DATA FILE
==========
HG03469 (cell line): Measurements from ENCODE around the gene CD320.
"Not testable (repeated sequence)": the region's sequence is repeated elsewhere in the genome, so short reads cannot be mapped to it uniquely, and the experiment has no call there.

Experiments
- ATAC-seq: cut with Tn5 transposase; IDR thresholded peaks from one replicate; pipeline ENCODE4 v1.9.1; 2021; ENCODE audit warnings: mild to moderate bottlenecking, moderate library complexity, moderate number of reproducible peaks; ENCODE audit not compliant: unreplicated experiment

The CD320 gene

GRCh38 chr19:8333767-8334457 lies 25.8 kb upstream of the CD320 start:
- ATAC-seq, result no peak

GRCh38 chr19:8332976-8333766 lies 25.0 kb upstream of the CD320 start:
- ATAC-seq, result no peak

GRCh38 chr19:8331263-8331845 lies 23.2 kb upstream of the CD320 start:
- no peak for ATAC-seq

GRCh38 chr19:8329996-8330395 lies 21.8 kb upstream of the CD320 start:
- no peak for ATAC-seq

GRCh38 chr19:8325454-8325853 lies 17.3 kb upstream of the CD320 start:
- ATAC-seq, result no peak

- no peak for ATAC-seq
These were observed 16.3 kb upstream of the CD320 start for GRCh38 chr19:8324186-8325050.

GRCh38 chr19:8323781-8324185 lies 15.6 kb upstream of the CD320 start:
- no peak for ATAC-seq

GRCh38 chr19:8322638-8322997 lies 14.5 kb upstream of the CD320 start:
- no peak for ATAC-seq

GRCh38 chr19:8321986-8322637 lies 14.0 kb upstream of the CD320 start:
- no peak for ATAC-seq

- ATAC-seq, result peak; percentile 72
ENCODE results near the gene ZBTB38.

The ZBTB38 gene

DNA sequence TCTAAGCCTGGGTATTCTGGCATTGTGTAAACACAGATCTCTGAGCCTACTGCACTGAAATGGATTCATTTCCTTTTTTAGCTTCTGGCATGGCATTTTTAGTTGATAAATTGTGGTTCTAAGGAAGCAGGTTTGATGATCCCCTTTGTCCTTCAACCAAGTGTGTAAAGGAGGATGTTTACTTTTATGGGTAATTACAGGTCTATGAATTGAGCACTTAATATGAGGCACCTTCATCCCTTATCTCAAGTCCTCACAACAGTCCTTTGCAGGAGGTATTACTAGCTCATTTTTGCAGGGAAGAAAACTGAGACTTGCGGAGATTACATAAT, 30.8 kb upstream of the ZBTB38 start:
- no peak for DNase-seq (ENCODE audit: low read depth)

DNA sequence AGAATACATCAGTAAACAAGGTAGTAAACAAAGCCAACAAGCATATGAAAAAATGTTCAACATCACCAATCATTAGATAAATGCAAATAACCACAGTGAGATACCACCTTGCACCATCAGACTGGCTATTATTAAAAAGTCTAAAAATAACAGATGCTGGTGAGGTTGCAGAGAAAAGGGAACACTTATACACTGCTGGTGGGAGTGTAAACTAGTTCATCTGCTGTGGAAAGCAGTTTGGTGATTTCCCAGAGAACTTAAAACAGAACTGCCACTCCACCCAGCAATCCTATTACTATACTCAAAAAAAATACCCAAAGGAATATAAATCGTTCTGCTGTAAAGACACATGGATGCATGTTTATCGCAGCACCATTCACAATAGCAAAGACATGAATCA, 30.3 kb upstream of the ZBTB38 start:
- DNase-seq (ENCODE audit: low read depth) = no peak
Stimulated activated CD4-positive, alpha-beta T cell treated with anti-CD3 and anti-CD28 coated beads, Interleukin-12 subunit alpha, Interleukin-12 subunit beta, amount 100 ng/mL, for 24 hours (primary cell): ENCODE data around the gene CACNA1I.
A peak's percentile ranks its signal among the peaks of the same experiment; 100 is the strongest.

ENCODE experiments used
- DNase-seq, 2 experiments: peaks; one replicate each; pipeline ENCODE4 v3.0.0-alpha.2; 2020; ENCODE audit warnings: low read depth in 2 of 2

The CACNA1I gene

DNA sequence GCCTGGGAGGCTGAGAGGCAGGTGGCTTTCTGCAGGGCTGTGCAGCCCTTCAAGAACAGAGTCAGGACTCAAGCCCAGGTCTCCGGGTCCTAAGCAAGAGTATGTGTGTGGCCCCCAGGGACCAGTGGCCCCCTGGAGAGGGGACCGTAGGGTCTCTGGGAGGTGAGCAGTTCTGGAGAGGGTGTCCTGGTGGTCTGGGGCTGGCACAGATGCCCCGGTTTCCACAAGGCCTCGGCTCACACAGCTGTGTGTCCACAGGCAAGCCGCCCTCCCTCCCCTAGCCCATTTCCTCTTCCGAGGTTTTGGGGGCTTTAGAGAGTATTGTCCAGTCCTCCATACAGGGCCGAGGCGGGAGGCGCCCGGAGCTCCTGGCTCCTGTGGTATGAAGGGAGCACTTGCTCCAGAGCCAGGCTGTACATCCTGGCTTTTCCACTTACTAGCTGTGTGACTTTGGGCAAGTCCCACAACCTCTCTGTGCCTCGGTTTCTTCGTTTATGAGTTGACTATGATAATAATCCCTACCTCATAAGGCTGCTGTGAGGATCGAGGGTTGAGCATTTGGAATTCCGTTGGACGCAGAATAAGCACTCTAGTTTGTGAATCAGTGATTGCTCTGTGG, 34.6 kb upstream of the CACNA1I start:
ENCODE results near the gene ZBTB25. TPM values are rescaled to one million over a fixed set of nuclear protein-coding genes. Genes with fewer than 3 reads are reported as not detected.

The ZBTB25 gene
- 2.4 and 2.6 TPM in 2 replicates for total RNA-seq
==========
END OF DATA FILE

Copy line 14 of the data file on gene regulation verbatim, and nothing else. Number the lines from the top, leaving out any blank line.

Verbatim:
GRCh38 chr19:8325454-8325853 lies 17.3 kb upstream of the CD320 start: